Doing Right Versus Doing It Right

Following all the rules and procedures is not necessarily doing the right thing.  Unless, of course, the right thing means making sure that you, personally, cannot be blamed.

Being within the rules can still lead to bad results.  Think Wall Street.

The problem is that the real world changes faster than the rules.  Rules are always catching up.  People need to spend more time on doing right and not so much on doing it right.

Government created rules always follow something visible and undesirable.  They never lead.

Government service and business internal rules and the procedures are not entirely for the customer’s benefit, they are also to protect the person performing the task. No harm can befall you if you follow the book.  The customer is not so lucky.

Other rules like warranties do not protect the customer, they protect the manufacturer.  In particular they limit the things for which the manufacturer can be held accountable for both in type and in time.  The great irony is that they charge customers for them.

In September United Airlines allowed a dog to die while in their care.  They followed all the rules and procedures but as with all rules and procedures, the list was incomplete.  Reality is more complex than a rule book.  You can read about it here.  It is very sad.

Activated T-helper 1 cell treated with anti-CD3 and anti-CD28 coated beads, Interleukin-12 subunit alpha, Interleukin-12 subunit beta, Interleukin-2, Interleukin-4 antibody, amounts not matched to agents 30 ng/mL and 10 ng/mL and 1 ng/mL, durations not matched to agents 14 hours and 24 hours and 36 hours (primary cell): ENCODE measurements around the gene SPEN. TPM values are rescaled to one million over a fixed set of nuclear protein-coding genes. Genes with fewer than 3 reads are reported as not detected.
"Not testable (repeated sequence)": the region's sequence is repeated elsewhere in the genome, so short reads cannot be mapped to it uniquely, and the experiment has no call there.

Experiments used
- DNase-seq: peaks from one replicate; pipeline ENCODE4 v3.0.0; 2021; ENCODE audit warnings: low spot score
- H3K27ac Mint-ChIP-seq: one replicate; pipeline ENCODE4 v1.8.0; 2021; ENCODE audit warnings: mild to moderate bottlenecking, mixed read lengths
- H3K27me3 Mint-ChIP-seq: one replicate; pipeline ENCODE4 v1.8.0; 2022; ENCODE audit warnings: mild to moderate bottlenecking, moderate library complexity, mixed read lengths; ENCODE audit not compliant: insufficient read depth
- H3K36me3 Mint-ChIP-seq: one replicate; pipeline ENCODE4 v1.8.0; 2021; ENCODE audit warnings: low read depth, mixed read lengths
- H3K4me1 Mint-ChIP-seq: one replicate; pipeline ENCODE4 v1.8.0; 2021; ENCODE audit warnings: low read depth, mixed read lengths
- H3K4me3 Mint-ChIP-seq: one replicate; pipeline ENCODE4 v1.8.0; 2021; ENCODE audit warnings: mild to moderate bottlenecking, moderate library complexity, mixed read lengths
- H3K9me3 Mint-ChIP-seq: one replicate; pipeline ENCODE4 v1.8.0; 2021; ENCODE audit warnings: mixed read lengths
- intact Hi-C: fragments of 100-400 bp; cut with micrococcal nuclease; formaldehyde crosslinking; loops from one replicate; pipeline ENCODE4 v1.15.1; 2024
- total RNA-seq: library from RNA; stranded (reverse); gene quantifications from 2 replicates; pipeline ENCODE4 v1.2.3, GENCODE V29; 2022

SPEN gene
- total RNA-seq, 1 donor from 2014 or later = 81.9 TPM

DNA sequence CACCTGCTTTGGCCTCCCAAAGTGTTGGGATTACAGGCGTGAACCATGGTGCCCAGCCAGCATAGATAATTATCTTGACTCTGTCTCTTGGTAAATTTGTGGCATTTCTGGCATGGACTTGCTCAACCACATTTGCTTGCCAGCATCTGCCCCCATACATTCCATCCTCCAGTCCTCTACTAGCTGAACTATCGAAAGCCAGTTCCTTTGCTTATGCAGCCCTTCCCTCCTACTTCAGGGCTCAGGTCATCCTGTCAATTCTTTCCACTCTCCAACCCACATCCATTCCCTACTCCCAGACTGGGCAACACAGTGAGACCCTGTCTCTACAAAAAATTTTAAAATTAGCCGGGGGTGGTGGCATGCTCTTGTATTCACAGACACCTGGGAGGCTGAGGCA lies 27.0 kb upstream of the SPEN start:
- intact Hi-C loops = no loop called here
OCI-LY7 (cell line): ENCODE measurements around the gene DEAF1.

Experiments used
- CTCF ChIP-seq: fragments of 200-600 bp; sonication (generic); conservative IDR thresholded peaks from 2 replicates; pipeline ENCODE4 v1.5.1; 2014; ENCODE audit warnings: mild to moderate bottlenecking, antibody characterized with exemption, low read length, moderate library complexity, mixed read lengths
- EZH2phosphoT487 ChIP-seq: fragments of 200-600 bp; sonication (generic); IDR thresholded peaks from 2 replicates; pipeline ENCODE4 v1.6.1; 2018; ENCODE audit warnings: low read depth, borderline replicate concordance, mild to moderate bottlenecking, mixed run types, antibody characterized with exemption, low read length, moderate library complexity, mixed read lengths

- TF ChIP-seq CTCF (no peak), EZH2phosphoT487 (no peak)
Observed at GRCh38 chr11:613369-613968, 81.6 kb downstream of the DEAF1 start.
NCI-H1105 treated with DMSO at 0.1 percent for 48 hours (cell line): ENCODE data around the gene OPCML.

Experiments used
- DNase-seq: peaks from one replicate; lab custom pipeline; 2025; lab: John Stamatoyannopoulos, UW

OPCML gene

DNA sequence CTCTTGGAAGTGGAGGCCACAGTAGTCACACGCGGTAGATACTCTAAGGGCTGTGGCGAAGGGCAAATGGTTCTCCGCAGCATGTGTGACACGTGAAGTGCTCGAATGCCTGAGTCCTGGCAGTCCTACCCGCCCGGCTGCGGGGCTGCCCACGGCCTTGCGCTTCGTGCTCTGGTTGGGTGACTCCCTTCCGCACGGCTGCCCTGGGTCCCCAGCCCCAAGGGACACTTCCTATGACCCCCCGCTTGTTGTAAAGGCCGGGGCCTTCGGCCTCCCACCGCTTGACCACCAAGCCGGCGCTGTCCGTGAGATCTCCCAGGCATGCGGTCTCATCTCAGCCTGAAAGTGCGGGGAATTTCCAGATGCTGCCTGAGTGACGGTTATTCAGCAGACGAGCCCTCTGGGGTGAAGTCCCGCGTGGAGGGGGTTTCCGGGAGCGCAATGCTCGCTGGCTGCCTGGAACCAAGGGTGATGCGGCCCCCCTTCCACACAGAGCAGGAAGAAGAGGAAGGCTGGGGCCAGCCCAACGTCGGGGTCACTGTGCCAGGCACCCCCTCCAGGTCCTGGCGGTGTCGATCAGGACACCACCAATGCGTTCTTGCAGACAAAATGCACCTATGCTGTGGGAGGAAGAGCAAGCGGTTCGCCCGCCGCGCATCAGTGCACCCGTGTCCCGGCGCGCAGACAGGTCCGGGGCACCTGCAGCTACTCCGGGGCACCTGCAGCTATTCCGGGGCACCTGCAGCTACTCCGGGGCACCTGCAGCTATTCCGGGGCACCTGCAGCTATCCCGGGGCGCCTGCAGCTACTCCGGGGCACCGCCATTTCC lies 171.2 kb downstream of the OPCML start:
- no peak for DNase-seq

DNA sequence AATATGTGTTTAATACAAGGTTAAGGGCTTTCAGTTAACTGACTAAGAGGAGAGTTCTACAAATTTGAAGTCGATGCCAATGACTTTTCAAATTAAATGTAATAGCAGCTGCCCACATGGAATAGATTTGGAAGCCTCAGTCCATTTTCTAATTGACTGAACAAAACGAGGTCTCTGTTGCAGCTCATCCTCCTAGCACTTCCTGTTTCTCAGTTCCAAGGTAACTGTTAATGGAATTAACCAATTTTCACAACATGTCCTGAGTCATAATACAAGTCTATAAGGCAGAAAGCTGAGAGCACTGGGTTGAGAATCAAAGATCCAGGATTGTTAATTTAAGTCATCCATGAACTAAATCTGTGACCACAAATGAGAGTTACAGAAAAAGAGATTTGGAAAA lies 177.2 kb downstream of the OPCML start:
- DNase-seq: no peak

http://beamakesthree.com/2012/09/20/united-airlines-killed-our-golden-retriever-bea/

United Airlines has had problems with other high profile people pointing out their errors.  YouTube has a video entitled “United Breaks Guitars”  Again, the rules were followed.

The message for you as a business person.

  • If your customer service group believes customer service is accomplished by following procedures rather than addressing legitimate customer concerns, you will inevitably fail.
  • If operations sees complaints as negative, you are missing cheap consulting advice.  For example, in the restaurant business about one customer in twenty-five will complain.  If twenty-five people showed up all at once about some defect you might pay attention.  One is just a nuisance.  Bad Mistake.  Twenty-four more are not coming back.
  • Allow your service people the latitude to make decisions that get the right answer even if that answer is not covered in “the book.”
  • Stop treating customer service as a cost center.  It may be your only “real” profit center.

I wonder if United Airlines has gotten the message yet.  They are not the only one.  With internet access, you cannot hide inept for long, so don’t try.  Is “ept” the opposite of inept, or even a word?  If it is work towards it.

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